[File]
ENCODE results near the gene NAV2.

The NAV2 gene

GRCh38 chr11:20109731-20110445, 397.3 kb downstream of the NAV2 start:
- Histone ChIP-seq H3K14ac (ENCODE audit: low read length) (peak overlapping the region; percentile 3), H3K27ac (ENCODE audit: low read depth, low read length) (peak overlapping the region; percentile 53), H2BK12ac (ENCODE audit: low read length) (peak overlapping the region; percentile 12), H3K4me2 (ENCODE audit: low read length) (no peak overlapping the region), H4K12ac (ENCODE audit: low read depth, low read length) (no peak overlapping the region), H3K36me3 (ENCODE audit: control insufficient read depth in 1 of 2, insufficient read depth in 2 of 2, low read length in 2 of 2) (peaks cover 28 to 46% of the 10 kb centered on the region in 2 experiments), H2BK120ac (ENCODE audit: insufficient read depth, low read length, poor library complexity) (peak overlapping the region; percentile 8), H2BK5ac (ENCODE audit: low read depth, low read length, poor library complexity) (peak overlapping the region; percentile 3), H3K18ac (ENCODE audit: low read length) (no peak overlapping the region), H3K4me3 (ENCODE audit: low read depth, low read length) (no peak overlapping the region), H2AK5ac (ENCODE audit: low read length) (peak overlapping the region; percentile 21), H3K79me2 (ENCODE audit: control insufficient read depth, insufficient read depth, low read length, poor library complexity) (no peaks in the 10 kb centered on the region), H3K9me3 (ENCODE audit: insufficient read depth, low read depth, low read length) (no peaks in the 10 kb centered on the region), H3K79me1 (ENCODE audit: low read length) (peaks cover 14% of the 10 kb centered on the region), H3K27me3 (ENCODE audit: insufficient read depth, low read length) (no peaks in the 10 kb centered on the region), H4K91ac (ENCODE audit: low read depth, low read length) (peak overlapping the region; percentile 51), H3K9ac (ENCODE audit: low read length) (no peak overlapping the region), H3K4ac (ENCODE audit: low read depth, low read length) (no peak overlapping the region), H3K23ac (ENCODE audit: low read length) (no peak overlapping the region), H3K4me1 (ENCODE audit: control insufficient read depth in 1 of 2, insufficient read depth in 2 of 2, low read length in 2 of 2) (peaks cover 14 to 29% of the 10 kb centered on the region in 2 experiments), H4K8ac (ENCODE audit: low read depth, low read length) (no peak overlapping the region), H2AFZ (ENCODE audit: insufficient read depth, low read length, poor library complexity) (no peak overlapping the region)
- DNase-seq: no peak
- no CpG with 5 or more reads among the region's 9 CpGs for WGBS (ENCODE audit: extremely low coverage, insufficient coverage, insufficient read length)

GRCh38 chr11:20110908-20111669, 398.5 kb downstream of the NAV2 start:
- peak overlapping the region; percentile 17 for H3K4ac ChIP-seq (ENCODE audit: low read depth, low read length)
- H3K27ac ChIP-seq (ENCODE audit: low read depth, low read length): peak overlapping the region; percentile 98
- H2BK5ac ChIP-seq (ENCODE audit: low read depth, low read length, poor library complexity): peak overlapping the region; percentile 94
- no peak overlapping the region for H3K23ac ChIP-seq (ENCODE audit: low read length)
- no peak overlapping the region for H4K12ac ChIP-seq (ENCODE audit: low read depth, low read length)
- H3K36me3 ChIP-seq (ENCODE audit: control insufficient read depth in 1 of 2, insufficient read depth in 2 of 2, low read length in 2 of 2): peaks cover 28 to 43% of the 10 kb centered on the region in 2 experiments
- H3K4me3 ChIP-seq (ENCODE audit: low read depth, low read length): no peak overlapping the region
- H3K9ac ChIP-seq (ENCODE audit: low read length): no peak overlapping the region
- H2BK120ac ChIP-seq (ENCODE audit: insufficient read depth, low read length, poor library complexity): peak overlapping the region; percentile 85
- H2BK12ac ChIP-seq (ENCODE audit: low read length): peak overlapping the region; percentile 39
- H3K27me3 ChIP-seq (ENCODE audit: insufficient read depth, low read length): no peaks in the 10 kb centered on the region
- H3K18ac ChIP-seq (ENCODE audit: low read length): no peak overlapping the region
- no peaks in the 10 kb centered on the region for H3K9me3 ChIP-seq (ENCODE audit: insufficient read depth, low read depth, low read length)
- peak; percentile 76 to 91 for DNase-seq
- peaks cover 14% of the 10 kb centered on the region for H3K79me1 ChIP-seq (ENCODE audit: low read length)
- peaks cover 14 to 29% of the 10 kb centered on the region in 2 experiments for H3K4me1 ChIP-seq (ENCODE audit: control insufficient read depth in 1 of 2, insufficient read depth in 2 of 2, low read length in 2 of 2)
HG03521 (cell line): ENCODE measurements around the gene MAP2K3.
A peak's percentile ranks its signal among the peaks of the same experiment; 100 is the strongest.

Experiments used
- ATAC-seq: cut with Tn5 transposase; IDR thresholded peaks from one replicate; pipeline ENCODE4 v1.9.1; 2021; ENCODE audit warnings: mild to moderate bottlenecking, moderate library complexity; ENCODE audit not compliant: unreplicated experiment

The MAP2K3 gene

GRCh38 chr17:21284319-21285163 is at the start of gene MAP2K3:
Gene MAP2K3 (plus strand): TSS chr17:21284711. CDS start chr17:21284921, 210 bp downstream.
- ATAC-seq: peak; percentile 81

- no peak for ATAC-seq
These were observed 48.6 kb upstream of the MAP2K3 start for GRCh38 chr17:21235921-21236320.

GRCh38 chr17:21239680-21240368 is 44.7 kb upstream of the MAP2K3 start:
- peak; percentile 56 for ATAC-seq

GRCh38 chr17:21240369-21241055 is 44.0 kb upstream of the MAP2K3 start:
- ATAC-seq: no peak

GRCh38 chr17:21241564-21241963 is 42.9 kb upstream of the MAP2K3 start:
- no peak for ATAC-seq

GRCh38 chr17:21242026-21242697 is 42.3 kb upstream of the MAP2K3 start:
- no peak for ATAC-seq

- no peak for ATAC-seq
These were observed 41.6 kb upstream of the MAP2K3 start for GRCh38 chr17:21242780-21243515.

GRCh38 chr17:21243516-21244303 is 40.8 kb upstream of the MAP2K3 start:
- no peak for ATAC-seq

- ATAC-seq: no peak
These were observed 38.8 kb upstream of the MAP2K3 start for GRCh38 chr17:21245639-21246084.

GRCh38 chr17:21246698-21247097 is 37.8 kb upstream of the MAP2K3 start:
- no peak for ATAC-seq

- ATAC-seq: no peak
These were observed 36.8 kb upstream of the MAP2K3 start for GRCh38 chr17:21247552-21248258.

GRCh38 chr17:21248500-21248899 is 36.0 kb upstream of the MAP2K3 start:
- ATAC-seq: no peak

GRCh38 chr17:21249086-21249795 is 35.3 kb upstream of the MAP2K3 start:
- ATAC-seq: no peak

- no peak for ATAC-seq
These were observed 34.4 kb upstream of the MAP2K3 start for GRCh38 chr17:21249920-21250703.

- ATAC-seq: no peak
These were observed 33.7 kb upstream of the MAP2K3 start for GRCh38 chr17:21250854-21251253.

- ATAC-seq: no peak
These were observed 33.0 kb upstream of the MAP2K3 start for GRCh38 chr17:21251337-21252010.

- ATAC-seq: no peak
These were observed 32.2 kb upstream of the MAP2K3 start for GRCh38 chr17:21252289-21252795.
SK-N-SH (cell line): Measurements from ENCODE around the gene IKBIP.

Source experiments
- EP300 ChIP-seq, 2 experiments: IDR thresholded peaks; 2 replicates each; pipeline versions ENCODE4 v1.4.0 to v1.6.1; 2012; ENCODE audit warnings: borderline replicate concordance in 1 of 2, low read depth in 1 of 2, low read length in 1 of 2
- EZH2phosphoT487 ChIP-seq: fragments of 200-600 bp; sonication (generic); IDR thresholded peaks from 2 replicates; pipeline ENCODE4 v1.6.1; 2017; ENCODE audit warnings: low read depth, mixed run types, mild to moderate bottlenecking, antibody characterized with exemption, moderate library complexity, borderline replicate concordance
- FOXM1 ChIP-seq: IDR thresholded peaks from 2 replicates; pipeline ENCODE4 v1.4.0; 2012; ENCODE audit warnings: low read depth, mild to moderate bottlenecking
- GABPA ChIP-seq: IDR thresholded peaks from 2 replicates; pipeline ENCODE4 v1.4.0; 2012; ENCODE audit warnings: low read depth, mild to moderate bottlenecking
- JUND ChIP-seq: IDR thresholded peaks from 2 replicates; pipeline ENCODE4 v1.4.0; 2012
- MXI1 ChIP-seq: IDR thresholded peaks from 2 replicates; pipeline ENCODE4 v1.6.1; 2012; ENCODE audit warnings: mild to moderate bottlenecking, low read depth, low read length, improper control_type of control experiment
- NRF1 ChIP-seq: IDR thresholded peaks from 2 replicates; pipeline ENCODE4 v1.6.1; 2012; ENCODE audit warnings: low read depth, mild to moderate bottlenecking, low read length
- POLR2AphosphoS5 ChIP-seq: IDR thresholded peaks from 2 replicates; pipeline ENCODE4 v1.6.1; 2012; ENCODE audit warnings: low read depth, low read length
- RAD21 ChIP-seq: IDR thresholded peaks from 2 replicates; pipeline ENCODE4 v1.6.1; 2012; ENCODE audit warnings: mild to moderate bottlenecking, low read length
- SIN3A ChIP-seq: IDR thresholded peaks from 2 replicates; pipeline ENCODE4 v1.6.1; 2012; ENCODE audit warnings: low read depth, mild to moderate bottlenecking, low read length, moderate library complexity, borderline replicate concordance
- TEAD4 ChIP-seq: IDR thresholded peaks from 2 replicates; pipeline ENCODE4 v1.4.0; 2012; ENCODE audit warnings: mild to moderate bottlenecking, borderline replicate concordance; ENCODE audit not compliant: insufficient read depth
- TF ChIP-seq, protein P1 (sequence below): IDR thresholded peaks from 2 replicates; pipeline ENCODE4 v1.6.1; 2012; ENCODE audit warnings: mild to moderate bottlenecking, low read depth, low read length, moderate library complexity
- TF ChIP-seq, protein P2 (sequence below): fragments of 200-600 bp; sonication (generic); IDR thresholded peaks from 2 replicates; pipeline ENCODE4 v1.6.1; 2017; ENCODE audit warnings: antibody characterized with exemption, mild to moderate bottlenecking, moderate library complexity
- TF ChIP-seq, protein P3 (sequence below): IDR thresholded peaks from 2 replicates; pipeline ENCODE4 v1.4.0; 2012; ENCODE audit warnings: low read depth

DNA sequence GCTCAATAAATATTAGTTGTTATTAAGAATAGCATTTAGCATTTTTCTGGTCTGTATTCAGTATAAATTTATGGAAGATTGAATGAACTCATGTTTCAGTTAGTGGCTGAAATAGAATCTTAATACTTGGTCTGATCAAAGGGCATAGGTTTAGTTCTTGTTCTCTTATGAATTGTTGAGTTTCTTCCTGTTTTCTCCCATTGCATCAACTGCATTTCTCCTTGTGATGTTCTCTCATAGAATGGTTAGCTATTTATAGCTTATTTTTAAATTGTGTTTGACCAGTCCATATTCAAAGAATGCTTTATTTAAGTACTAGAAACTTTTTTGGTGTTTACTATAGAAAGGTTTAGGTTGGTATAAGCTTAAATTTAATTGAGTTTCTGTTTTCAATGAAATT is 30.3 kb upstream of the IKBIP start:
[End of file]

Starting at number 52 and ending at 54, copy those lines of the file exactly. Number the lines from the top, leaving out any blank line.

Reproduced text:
GRCh38 chr17:21248500-21248899 is 36.0 kb upstream of the MAP2K3 start:
- ATAC-seq: no peak

GRCh38 chr17:21249086-21249795 is 35.3 kb upstream of the MAP2K3 start: